"cumlicrers of the ground." I'rofo&or Deal,
tlio emiiK ut practical botani.st, bus defined
weed as "u plant out of place, or for which no
uso has yet been found." He appears to be
hopeful that tho time will come when a use
will bo found for all our native plaote, many
of which are now regarded us positively iu.
jurir.us It is likely thut some of them need
only to be cultivated iu order to develop most
valuable qualities, it is quite likely that
many planus entirely useless j:i one country
.nnv liecome very vuluablo by transporting
uem n another part of the world where the
r;i lum climate are very different
Tho nature of some plants has u'.nwst en
Rt-cly changed by removing them from Enc
I -id to Australia. The common watercress
--I northern Europe planted besido a streum
;'l Australia assumes tho proportions of a
teiy tree. l hat is chiefl v needed for nrri-
lotural prosperity in tho southern states b a
--.iss suited lo tho peculiar rail and clmiuto
of those parts or the country. Possibly it
might be found in somo humblo plant com
mon in New Zealand or Siberia. There is no
more promising lield for enterprise than the
acclimation of foreign phnU'nnd tho im
provement of native ones by careful cultiva
tion. At the present time much more atten
tion is given to nccliuialiug and improving
who. uoweiing plants liian those that promise
to bo valuable for food. Chicago Times.
The Almighty Dollar.
It b no lonirer true that monev will nrtf I.,,,.
a position in New York society. Four years
mem nia u suuoiiy unit insinuating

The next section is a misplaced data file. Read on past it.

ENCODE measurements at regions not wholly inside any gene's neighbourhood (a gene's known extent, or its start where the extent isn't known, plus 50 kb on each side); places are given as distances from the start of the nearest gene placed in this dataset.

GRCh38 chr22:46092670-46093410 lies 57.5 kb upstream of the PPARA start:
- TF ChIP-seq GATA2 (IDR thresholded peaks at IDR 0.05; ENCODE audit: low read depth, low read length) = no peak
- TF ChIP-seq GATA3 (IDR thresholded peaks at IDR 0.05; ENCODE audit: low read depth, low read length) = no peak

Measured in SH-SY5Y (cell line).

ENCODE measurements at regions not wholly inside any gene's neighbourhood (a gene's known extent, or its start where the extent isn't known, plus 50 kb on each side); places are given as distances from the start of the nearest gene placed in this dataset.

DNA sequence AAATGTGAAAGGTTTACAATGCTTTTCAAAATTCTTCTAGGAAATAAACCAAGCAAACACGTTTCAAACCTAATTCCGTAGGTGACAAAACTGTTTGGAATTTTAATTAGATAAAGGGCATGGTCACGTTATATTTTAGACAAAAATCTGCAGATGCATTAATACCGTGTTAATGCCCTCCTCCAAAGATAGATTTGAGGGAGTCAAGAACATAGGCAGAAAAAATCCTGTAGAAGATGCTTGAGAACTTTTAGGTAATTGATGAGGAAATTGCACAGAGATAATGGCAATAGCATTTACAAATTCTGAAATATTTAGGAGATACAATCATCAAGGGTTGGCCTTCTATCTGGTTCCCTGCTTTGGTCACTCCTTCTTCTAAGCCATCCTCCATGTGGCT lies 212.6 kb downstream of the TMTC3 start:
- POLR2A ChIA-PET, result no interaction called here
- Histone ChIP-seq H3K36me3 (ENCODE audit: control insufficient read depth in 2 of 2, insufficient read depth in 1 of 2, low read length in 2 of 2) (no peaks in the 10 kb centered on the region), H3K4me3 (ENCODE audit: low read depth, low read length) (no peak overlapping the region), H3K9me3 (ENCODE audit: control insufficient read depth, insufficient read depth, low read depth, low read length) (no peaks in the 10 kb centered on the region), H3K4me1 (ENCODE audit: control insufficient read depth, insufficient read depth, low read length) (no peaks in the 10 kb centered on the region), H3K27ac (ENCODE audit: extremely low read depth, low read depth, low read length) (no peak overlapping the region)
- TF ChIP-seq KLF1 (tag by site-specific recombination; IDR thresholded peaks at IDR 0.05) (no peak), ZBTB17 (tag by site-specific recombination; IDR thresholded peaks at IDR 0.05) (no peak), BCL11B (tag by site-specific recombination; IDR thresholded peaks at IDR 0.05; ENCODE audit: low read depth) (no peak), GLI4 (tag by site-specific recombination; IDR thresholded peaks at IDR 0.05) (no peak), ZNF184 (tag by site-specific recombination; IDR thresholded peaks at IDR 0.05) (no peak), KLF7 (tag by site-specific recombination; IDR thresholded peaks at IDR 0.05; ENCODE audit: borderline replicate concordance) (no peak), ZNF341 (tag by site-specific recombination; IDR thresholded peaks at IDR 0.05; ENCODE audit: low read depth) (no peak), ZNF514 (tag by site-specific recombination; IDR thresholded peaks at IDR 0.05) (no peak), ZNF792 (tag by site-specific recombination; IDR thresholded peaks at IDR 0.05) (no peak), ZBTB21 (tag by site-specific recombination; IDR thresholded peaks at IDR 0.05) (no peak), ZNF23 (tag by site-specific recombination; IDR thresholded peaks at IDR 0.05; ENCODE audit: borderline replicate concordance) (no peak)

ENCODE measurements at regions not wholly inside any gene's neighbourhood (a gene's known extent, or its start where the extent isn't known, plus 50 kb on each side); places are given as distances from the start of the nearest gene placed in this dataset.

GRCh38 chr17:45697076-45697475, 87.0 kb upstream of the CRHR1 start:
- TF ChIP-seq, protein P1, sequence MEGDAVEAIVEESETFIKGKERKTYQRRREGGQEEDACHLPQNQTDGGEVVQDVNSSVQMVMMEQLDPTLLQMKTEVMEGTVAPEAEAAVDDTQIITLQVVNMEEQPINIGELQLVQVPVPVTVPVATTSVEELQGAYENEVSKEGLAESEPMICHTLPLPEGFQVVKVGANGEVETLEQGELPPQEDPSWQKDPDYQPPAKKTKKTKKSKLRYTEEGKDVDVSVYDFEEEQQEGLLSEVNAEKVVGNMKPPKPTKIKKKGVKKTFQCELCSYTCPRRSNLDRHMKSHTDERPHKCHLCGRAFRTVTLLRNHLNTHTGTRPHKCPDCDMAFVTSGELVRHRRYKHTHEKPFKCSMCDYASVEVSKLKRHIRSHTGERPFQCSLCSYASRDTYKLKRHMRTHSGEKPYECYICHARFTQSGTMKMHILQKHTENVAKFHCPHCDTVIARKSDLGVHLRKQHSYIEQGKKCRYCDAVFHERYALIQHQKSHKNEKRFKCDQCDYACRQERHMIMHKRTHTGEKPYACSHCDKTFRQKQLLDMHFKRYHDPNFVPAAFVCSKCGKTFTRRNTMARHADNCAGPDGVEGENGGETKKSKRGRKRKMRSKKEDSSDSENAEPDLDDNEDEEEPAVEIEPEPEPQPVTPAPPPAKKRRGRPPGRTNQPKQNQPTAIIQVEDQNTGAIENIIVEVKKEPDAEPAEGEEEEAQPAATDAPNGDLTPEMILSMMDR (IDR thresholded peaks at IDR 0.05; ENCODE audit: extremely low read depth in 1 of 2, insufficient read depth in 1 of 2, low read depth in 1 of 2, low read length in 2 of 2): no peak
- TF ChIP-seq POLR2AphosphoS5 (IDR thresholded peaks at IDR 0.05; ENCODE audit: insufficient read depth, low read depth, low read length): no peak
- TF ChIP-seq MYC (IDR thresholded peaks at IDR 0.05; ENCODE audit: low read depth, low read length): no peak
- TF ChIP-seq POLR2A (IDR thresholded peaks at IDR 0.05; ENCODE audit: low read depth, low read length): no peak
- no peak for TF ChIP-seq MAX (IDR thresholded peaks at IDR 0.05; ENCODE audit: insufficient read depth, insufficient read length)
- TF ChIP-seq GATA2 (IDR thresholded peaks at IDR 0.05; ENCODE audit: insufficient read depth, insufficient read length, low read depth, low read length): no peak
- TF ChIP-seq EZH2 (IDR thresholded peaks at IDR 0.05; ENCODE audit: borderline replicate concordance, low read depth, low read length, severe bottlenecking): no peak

young woman in the office of a big mercan
tile firm down town who astonUiod every,
body one clay by marrying tho head of the
house. Bhe was tbo daughter of a boarding
house keeper iu Twenty-sixth street. This
year she bus a box ut tlio opera, was ono of
the patronesses of the Charity ball, goesevcrv
w here and is emphatically and undeniably in
the swim. Money. One of tho belles of the
Purtiuivhs' lust linll b the daughter ot a
storekecjier ou Eighth avenue. She married
tho bou of a dry goods millionaire. Money
again. A man who poses as the haughtiest
and most austere of New York society men b
the son or a tailor who made a pot of money
through a deal with the late Tom Scott.
I might go on forever with this category.
In one sense of course it means nothing, for
the sou of a laborer has as inalienable a right
to greatness as the son of an acknowledged
aristocrat in America, but it all shows that
tho former barrier which once existed at the
threshold ct New York society has been
swept away. What society is now may lie
gathered from the simple statement that it is
composed of men whom no one cares to know,
whilu i ho eminent and distinguished men of
the town are all on the outside. Blakely
Where the Money Goes.
The statement i made in a New York city
Wiper Uat one railroad carried 25,000 coun
try boarders to farm house in three counties
In the state, where they staid on an average
light weeks each, and left in the bauds of
tormet.i $1,400,000 If the .taiement b true
lummr boarder ppear to be the best pay
Jig oop a farmer tan raise. Chicago Time.
Charity that begin at kctne seldom goat
."ny without Incoming homesick. White
VI Time. "--
"rote. plar m " J C
ne exclaimed, with J' .".Hfii
and when dy yr C
know that you everd i.f '
wnelontiou to,lei. uik
'"ir i rung j M 'Mu '
. tat I canned '
days after aid I. And,
taJk Prr u oriK7;L:ei7
u. igin, -because one.
Hume; he write, .t. rt,W
And it te settle a dUV."w
cut the whole couJ'K-
Ole, and sold they 7,